Three Flavours of Binge-Worthy SFF Podcasts

Three Flavours of Binge-Worthy SFF Podcasts


Firefly – The Big Damn Cookbook by Chelsea Monroe-Cassel

Firefly – The Big Damn Cookbook

Cookbook Review

6th Annual Self-Published Fantasy Blog-Off: An Introduction to the SPFBO

6th Annual Self-Published Fantasy Blog-Off

An Introduction to the SPFBO


The Year of the Ladybird by Graham Joyce

The Year of the Ladybird by Graham Joyce
Book Name: The Year of the Ladybird
Author: Graham Joyce
Publisher(s): Gollancz
Formatt: Hardcover / Paperback / Audiobook / Ebook
Genre(s): Horror / Ghost Story
Release Date: June 20, 2013

It is 1976, the hottest summer in England since records began, and a young man called David is about to start work at a holiday camp close to the seaside town of Skegness. Under skies that are bright and cloudless, David helps to entertain holidaymakers of all ages, whether it be judging the quality of sandcastles or calling out the bingo numbers, all the while learning the pressures and pitfalls of adulthood. It doesn’t feel like a setting for a spooky tale, but when David begins to find himself haunted by visions of a man in a dark suit with a small boy at his side, things take on a more unsettling aspect.

The Year of the Ladybird is a very effective ghost story, one that reads like a memoir, a story in which the line between fact and fiction can often feel blurred, making the supernatural element of it all the more unsettling. It isn’t packed with scenes of horror or shocks to get the reader jumping out of their seat; instead, Graham Joyce’s writing creates a growing sense of dread and unease that is nurtured through the course of the novel, an atmosphere even felt in conversations and interactions with other characters.

For me, this is the book’s greatest triumph. Despite the seemingly mundane surroundings, there’s much more going on than initially meets the eye. David is a flawed, believable character, and by making him the narrator, Joyce takes us right into his head; although we can see his decisions are sometimes suspect, they’re always understandable. We may be more aware than him, but we never feel smug or frustrated by his actions. Those who David encounters on his journey are equally as vivid, brought to life by dialogue that gives each their own voice. All serve their required purpose within the subtly twisting plot, but not one of them feels like they exist just to fulfil a role; so much so, that the boundary between truth and story feels breached yet again. There are times when we feel like an observer rather than a reader, that we are hearing David tell his tale rather than looking at words on a page.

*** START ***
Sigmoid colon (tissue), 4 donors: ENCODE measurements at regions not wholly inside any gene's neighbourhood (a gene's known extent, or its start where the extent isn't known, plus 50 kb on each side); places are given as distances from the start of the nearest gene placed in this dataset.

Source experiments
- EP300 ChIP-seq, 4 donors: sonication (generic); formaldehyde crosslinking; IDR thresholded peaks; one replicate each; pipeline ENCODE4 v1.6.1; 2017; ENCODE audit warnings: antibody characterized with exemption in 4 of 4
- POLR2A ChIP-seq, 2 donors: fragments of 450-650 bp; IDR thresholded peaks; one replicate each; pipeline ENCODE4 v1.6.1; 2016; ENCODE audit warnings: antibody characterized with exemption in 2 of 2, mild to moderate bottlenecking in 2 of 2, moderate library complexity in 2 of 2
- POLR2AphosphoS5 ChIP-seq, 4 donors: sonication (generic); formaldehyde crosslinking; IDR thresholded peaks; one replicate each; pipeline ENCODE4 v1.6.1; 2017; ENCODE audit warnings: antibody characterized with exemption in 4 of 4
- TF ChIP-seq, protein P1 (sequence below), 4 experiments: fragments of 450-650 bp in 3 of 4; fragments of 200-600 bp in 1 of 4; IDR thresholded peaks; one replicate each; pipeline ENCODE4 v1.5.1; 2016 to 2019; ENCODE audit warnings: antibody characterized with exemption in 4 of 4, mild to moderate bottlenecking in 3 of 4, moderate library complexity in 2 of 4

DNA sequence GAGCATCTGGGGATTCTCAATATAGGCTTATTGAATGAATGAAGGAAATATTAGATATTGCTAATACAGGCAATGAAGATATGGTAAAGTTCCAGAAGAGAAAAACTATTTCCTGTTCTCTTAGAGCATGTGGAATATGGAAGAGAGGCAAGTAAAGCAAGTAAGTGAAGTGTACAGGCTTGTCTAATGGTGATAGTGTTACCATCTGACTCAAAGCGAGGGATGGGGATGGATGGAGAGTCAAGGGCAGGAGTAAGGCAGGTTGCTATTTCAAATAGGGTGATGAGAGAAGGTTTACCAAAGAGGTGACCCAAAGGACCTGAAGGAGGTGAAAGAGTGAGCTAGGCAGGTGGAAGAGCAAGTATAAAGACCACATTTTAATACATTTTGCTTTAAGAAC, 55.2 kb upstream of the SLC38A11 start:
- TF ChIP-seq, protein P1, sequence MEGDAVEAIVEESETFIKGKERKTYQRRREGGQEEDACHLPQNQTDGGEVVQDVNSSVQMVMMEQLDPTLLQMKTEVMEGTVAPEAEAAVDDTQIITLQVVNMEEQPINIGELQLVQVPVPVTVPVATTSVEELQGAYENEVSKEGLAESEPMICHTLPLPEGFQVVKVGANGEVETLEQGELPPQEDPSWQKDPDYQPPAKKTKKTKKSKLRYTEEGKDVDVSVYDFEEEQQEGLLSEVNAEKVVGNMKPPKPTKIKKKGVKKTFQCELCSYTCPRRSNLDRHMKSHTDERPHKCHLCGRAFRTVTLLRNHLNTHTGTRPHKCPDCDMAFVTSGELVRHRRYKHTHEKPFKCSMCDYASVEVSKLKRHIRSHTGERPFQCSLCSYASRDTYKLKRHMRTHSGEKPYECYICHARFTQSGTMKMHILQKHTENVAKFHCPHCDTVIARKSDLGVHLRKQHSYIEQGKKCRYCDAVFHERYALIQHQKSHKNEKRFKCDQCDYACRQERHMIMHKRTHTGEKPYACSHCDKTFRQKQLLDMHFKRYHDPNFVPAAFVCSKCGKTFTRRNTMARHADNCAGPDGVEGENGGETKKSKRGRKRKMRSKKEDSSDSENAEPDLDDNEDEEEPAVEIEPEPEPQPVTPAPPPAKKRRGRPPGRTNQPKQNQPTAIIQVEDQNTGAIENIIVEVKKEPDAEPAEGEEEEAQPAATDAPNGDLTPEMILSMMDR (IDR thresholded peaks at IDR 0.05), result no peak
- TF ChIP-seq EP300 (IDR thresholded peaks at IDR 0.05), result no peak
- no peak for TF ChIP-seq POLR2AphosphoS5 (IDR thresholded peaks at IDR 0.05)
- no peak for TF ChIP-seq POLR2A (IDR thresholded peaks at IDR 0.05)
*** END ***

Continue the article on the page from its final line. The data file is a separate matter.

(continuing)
I’ve always believed that a good book is a paradox, creating the need to reach the end and find out what happens, all the while not wanting to get there because it means the story will be over. Similarly, a great book will fill its reader with a range of emotions, but ultimately end with a feeling of satisfaction. The Year of the Ladybird is a book with a heart-warming ending that left me in tears. Yes, it’s a fantastic ghost story, but it’s also a coming-of-age tale, a comment on first love, politics, racial tensions, how the easily-led and unaware can suddenly find themselves in a place they never wanted to be. It may be set almost four decades in the past, but it’s timeless in its appeal; perhaps more frightening than the ghosts is the fact that some of the issues it deals with are still around today, evil spirits rearing their heads once more.

I’ve read much about Graham Joyce in the months following his death last year, but The Year of the Ladybird is the first of his books that I’ve read. It won’t be the last; written with incredible warmth and sincerity, it’s stayed with me since I finished it a week ago. I was hooked from the very first page, enthralled by writing that at first seemed simplistic, yet grew to speak to me like an old friend. It’s a wonderful book that, like its author, will never be forgotten.


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